Adults generally travel very short distances (centimeters to a few meters) per day. Dispersal of this species primarily occurs at the larvae stage when the organism is a parasite to fish. The tiny larvae attach to the gills and fins of host fish and may be transported kilometers away, where they drop off and mature into adults.
How You Can Help:
Increased sedimentation is the main threat to the Brook Floater, so reducing sediment run-off is the best way to help out. Create habitat along riparian areas to preserve water quality and ecosystem function by leaving at setback or buffer between fields and the riparian area. Maintain the natural vegetation in the upper and lower portions of stream banks. Practicing proper nutrient and chemical management will also help improve water quality. Limit livestock access to waterways and avoid alterations to watercourses.
The brook floater is a federal species at risk, you can find out more and see a full list of species on the DFO Species at Risk website.
The Striped Bass is a large fish that can reach lengths up to 1 meter/39 in. in Canadian waters. This relative of the much smaller white perch has silvery sides with horizontal dark stripes, an olive green back, and a white belly.
The Striped Bass (commonly known as a Striper) uses many habitats throughout its life cycle and moves between fresh and salt water. Historically Striped Bass spawned in five rivers in Atlantic Canada, but now only spawn (springtime) in fresh or brackish waters in the agriculturally rich Stewiacke River watershed in Nova Scotia and in the Miramichi River in NB. Although only spawning in these two rivers, throughout the summer and fall, juveniles and adults can be found in saltwater and coastal habitats and the tidal sections of many Bay of Fundy rivers. They generally migrate to estuaries or freshwater rivers and lakes to overwinter from December to March, however they may also stay in the marine environment.
These fish can live over 30 years and generally spawn every year after they are 5-6 years old! They are an important part of the ecosystem because they are at the top of the food web. Depending on the stage of their life cycle, Striped Bass feed on zooplankton, worms, fish larvae, insects, herring, shad and other fish species.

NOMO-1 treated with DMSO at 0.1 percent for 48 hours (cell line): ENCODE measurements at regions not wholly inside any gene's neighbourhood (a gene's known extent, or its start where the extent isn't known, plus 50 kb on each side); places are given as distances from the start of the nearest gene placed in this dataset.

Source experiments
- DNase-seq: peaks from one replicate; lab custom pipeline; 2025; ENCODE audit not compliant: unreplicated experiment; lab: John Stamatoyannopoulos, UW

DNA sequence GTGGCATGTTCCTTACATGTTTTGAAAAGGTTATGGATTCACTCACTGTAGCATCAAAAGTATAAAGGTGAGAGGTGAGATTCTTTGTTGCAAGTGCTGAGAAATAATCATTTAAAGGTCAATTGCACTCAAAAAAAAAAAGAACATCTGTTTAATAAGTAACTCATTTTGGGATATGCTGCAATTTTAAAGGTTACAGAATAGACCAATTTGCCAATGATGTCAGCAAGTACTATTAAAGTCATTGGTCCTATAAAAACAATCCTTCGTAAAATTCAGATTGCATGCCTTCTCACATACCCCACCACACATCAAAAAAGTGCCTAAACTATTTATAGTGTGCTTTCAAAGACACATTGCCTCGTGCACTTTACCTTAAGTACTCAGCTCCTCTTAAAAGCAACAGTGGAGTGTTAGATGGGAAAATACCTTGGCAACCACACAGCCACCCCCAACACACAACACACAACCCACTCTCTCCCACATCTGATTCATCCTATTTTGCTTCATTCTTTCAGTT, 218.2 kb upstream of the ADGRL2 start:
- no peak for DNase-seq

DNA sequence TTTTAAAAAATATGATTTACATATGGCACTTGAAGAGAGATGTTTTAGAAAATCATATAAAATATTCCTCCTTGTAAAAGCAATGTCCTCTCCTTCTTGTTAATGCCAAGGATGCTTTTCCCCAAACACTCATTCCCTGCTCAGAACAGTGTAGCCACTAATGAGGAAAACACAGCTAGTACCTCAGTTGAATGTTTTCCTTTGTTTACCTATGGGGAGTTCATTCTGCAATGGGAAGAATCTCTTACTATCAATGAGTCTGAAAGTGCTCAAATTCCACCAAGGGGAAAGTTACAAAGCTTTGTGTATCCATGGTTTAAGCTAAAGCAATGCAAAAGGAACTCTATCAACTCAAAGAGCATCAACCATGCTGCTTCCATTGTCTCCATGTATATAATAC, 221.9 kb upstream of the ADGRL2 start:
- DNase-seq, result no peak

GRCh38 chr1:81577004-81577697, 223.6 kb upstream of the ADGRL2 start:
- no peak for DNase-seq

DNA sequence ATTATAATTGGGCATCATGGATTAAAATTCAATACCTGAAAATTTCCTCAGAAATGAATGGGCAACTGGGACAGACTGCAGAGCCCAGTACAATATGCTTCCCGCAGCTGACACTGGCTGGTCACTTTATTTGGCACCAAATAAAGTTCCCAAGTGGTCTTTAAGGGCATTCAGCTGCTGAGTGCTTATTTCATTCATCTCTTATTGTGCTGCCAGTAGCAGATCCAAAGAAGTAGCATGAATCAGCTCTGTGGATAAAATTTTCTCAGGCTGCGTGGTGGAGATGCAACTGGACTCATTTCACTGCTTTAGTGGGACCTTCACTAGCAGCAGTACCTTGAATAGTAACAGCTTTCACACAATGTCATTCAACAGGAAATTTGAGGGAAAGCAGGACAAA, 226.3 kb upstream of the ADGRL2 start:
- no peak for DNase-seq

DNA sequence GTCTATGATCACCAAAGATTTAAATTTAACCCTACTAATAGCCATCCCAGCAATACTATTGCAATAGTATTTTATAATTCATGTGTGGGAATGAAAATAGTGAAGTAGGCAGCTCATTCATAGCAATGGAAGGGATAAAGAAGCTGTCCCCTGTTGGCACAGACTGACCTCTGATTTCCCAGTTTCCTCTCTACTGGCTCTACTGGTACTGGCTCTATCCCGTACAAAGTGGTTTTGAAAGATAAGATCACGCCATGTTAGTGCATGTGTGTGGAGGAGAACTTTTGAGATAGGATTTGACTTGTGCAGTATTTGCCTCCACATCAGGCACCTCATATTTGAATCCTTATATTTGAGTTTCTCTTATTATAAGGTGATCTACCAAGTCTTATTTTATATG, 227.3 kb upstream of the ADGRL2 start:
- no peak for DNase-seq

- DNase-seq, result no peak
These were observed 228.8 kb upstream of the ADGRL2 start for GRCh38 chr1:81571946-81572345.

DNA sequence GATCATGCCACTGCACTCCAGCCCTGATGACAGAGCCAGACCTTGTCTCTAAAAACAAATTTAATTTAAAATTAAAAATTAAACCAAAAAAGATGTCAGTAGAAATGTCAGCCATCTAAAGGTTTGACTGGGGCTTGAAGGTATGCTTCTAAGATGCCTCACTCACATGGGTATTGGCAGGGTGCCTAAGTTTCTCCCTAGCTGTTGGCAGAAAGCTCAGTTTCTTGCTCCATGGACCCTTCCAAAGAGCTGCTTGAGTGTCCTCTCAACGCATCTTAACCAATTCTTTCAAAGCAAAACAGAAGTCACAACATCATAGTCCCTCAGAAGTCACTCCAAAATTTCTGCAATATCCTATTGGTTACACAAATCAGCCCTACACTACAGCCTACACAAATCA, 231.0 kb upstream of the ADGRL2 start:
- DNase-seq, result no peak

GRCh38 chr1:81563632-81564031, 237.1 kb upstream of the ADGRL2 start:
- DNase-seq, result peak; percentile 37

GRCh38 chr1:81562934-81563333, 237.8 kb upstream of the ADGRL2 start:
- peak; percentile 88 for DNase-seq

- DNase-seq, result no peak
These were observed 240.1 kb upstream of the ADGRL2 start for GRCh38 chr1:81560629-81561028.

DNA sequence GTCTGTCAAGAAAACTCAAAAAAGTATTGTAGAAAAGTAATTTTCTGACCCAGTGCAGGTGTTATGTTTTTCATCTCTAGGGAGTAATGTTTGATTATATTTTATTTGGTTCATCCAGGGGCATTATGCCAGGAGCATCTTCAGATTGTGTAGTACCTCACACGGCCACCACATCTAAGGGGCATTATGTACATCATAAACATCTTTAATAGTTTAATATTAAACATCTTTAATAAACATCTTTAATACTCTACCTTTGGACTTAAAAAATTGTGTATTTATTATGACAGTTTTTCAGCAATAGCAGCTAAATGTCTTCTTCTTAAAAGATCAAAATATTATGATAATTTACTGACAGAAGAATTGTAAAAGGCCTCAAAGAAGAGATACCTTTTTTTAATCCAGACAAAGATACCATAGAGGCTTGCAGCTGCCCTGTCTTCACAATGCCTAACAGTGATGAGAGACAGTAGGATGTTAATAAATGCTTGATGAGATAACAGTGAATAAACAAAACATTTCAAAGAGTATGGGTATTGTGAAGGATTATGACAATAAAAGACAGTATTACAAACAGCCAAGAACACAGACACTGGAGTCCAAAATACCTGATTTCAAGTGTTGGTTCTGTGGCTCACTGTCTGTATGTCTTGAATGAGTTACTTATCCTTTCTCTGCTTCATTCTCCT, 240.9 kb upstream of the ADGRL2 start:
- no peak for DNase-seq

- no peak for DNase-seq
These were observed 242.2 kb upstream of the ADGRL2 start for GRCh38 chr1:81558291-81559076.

How you can help?
Many of the agricultural Best Management Practices (BMP’s) that are currently promoted by the Nova Scotia Department of Agriculture and included in Environmental Farm Plans to reduce overland runoff (excess nutrients, chemical contaminants and siltation) also reduce the impact on Striped Bass and other fish species and their spawning areas. These practices include vegetated setbacks from waterways, grassy strips around fields adjacent to waterways (and ditches), limiting livestock assess to waterways cover crops that decrease siltation and runoff into all waterways, proper manure/chemical storage and where applicable, a nutrient management plan. Developing and following an Environmental Farm plan would address many of these issues.
NS Department of Fisheries and Aquaculture programs and services, or contact them by email: firstname.lastname@example.org
The Striped Bass Research Team website is available here, and you can also check out the Track My Fish tool if you catch a tagged striper.